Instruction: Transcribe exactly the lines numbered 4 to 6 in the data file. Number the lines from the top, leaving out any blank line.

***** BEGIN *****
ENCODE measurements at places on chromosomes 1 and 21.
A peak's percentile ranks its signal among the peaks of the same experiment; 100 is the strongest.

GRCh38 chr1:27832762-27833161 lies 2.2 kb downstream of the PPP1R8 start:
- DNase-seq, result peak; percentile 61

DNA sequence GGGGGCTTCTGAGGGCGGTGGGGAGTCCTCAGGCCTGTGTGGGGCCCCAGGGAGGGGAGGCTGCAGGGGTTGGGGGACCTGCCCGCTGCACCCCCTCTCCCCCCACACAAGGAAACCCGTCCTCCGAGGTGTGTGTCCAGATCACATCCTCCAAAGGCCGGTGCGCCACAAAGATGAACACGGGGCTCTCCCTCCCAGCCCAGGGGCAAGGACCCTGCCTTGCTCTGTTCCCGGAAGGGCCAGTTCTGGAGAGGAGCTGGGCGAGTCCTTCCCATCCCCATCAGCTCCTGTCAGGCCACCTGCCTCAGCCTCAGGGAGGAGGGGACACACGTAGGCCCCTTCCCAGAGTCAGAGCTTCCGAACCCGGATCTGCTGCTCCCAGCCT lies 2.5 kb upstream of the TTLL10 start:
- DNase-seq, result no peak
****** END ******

- DNase-seq, result peak; percentile 61

DNA sequence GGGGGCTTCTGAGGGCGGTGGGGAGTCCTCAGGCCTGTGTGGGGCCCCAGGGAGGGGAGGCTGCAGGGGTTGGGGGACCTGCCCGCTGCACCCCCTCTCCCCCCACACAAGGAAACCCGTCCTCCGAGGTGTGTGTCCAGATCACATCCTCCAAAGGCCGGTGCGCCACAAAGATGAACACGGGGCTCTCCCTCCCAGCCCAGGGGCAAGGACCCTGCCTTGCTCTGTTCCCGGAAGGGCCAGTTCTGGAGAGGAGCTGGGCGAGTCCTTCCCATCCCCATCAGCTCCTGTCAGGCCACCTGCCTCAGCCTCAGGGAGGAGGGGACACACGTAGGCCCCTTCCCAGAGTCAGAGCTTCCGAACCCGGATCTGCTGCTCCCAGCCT lies 2.5 kb upstream of the TTLL10 start:
- DNase-seq, result no peak